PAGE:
In this article, we focus on the notion of supervised learning and its associated categories. In addition, we describe the components of supervised learning. Finally, we briefly discuss the popular categories and algorithms without digging too much into details. The goal is to have an idea of what is supervised learning.
In this article, you will learn the following items:
- What is supervised learning?
- Why it matters?
- Required steps to perform supervised learning
- The supervised learning categories
- Popular supervised learning algorithms
I believe your time is very valuable! So instead of mere bragging and to save your time, let me be honest with you for a second and tell you what you will NOT find here:
- The details of the supervised learning algorithms mentioned in this tutorial.
- How to implement and code supervised machine learning algorithms.
- The list of all algorithms in the literature. There are a lot of them seriously! I will address some of the most popular ones!
- Supervised Learning using Deep Neural Networks. This is an important topic. I will address it in a separate article. Here, we discuss traditional machine learning algorithms to help you better understand the core concepts.
Let’s get started!
- What is Supervised Learning?
- Supervised Learning Steps and Algorithm Selection
- Supervised Learning Categories
- Further Reading
There are numerous applications for Machine Learning (ML), the most notable of which is data mining. Human is usually prone to making mistakes during examinations or, perhaps, when attempting to set connections between various data features. This practical setback makes it difficult for human experts to discover answers to specific problems. Machine learning employment can often tackle these obstacles, increasing the performance of systems.
Specific features should represent every sample in a dataset employed by machine learning. These features may be continuous, categorical, or binary. If we represent the samples with known labels (the associated correct outputs), then the supervised learning is practical, in contrast to unsupervised learning, where we are dealing with unlabeled samples.
What is Supervised Learning?
In machine learning, the algorithm teaches the machine how to learning from data. In supervised learning, in particular, the algorithm teaches the machine how to achieve a specific goal by showing the machine what the goal is. So the teacher (algorithm) knows the correct answers, and the student (machine) should cultivate a piece of knowledge to find the answers by try and error.
Assume you have data that includes a bunch of photos with information associated with each of them such as the date in which somebody took the photo. What if someone gives you a new photo with no information about it and asks to determine whether this photo is new or old! Can you use the data you have to train an intelligent machine for that specific task? This is what called supervised machine learning.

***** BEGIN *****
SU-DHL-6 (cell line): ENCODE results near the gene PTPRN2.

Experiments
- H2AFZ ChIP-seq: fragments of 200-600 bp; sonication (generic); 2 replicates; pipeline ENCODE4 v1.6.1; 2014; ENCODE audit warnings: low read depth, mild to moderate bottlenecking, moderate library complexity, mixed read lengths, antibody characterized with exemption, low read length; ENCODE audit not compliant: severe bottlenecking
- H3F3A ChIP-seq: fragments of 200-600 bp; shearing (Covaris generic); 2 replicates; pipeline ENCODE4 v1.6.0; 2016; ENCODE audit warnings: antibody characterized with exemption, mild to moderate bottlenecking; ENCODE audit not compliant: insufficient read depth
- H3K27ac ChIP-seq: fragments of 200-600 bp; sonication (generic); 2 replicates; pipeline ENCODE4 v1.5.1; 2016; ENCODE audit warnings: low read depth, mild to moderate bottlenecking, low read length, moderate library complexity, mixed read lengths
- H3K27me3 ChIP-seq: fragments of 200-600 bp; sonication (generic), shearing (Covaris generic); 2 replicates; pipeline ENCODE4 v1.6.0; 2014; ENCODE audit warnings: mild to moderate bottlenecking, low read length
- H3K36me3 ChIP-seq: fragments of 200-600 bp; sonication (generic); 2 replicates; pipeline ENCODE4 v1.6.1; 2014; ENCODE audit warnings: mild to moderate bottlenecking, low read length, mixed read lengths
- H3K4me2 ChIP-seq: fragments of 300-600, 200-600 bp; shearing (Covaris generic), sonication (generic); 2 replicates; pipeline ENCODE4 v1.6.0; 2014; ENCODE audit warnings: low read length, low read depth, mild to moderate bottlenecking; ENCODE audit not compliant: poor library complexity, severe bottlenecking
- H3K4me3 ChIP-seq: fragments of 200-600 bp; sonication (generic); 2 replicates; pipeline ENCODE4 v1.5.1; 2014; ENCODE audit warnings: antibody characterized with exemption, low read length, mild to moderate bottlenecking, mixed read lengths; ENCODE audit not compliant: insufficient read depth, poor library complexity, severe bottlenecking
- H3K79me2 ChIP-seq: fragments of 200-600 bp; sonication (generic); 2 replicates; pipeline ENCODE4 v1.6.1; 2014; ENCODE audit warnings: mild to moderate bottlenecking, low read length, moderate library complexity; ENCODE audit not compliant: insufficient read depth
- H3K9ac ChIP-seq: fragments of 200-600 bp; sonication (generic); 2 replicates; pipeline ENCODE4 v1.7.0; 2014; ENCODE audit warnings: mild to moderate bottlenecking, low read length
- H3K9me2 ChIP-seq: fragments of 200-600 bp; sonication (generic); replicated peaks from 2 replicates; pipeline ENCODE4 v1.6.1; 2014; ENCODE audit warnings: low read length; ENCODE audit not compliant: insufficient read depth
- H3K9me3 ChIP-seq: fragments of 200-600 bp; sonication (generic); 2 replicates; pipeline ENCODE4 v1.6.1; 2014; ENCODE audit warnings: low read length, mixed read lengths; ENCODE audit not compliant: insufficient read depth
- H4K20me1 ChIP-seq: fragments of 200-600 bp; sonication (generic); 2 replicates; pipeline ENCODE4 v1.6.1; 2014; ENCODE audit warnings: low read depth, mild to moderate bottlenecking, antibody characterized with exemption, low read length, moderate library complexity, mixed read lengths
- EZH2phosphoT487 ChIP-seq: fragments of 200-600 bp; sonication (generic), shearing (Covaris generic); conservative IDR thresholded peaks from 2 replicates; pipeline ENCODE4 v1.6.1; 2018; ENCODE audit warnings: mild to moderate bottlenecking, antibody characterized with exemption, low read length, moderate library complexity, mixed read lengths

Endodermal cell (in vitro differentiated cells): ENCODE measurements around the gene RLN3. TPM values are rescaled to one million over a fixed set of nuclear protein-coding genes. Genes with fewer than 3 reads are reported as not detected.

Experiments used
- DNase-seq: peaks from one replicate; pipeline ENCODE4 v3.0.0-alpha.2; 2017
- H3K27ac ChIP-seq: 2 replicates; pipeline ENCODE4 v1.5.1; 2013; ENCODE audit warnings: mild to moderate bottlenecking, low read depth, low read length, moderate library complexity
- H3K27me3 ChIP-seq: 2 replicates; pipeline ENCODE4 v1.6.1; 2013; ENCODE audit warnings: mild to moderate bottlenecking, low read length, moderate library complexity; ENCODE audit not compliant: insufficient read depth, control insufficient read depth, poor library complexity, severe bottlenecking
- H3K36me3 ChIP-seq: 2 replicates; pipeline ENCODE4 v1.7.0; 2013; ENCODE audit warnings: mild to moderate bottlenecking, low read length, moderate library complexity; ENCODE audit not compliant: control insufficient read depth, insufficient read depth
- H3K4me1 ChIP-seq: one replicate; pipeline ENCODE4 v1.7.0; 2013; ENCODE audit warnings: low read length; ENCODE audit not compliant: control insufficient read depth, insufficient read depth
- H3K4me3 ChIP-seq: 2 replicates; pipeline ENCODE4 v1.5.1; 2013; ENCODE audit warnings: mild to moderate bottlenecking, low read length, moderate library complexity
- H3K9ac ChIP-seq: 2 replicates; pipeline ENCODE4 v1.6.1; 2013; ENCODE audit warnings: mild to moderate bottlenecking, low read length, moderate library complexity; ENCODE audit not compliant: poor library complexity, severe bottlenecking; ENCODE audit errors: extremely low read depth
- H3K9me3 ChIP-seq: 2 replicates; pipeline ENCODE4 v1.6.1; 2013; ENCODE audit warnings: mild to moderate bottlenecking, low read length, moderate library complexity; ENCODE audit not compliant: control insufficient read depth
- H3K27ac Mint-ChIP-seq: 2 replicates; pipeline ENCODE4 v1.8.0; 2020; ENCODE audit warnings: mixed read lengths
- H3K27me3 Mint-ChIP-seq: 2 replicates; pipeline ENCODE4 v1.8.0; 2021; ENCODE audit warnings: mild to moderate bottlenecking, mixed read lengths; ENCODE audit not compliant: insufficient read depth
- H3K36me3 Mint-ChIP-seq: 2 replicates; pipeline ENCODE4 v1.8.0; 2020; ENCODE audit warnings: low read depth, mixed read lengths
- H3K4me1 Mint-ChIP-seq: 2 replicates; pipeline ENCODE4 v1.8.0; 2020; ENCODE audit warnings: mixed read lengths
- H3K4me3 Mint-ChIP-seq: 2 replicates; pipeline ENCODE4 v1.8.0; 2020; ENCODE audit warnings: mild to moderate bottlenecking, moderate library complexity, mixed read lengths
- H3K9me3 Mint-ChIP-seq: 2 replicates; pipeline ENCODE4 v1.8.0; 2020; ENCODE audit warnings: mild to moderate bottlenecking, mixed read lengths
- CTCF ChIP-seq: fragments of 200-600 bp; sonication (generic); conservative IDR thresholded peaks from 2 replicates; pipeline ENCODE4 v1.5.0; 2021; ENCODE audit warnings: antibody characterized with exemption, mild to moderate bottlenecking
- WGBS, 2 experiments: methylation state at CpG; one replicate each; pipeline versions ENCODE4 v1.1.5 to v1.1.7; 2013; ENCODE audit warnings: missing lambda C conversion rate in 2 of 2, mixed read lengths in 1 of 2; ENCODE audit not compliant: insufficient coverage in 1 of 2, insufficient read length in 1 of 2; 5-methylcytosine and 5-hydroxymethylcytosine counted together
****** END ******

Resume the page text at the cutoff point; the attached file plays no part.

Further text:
In supervised learning, the algorithm digests the information of training examples to construct the function that maps an input to the desired output. In other words, supervised learning consists of input-output pairs for training. For testing, the ultimate goal is that the machine predicts the output based on an unseen input. This phenomenon is the desired generalization.
Supervised Learning Steps and Algorithm Selection
Supervised machine learning consists of the following steps:
Determine the nature of training data and performing data acquisition. Before any other step, the developer must decide what kind of data is to be employed and how to obtain it. For example, for the face classification task, it might be a gallery of face images belonging to known individuals. For object detection, it might be a gallery of labeled images and the bounding object boxes of each object in the image.
This step is one of the essential elements of any machine learning modeling, and it is also notorious for being very time-consuming. As it is clear from its name, this step aims to provide data for further processing and utilization. Data processing refers to the acquisition and manipulation of data samples to extract and generate meaningful information. It includes different elements such as validation (assuring that the provided data is accurate and consistent), sorting (systematizing parts in some sequence), abstracting (only extracting and organizing necessary data elements), aggregation (combining various pieces of data), analysis (the arrangement, coordination, study, understanding, and exhibition of data) and classification (division of data into multiple categories).
Perhaps one may classify the “Data Preparation” step as the subset of “Data Pre-processing”. However, I decided to define a separate category for that to describe the specific uniqueness in supervised learning. Here, we MUST associate data instances to their corresponding labels as required by supervised training. Next, the data should be split into the training and testing sets. The training set supposed to be representative of the real-world application. Therefore, we should gather a collection of input objects and their corresponding labels (categories), usually from human evaluations, to assure the accuracy of the labeling process.